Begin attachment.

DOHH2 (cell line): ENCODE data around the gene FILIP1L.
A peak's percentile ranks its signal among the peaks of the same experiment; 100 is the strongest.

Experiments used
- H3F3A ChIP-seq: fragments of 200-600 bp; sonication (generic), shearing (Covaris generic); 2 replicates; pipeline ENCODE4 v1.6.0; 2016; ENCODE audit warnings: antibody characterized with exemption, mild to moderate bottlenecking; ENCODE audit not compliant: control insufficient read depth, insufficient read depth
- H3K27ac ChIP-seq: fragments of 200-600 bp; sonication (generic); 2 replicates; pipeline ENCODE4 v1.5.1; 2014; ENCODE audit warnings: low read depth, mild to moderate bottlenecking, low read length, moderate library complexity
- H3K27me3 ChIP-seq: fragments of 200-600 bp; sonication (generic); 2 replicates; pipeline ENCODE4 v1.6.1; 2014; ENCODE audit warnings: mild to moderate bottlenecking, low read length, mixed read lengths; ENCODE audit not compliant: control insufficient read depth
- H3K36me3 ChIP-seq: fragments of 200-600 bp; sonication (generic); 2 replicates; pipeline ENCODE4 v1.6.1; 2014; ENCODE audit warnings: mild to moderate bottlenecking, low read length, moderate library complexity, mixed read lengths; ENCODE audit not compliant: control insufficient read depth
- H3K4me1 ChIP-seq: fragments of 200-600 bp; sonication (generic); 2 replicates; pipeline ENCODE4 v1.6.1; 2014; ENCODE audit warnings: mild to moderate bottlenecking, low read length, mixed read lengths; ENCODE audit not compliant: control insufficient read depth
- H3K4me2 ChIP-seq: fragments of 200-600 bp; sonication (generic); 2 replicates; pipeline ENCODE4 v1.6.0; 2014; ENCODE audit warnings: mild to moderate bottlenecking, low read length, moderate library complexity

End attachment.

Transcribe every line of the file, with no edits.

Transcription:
DOHH2 (cell line): ENCODE data around the gene FILIP1L.
A peak's percentile ranks its signal among the peaks of the same experiment; 100 is the strongest.

Experiments used
- H3F3A ChIP-seq: fragments of 200-600 bp; sonication (generic), shearing (Covaris generic); 2 replicates; pipeline ENCODE4 v1.6.0; 2016; ENCODE audit warnings: antibody characterized with exemption, mild to moderate bottlenecking; ENCODE audit not compliant: control insufficient read depth, insufficient read depth
- H3K27ac ChIP-seq: fragments of 200-600 bp; sonication (generic); 2 replicates; pipeline ENCODE4 v1.5.1; 2014; ENCODE audit warnings: low read depth, mild to moderate bottlenecking, low read length, moderate library complexity
- H3K27me3 ChIP-seq: fragments of 200-600 bp; sonication (generic); 2 replicates; pipeline ENCODE4 v1.6.1; 2014; ENCODE audit warnings: mild to moderate bottlenecking, low read length, mixed read lengths; ENCODE audit not compliant: control insufficient read depth
- H3K36me3 ChIP-seq: fragments of 200-600 bp; sonication (generic); 2 replicates; pipeline ENCODE4 v1.6.1; 2014; ENCODE audit warnings: mild to moderate bottlenecking, low read length, moderate library complexity, mixed read lengths; ENCODE audit not compliant: control insufficient read depth
- H3K4me1 ChIP-seq: fragments of 200-600 bp; sonication (generic); 2 replicates; pipeline ENCODE4 v1.6.1; 2014; ENCODE audit warnings: mild to moderate bottlenecking, low read length, mixed read lengths; ENCODE audit not compliant: control insufficient read depth
- H3K4me2 ChIP-seq: fragments of 200-600 bp; sonication (generic); 2 replicates; pipeline ENCODE4 v1.6.0; 2014; ENCODE audit warnings: mild to moderate bottlenecking, low read length, moderate library complexity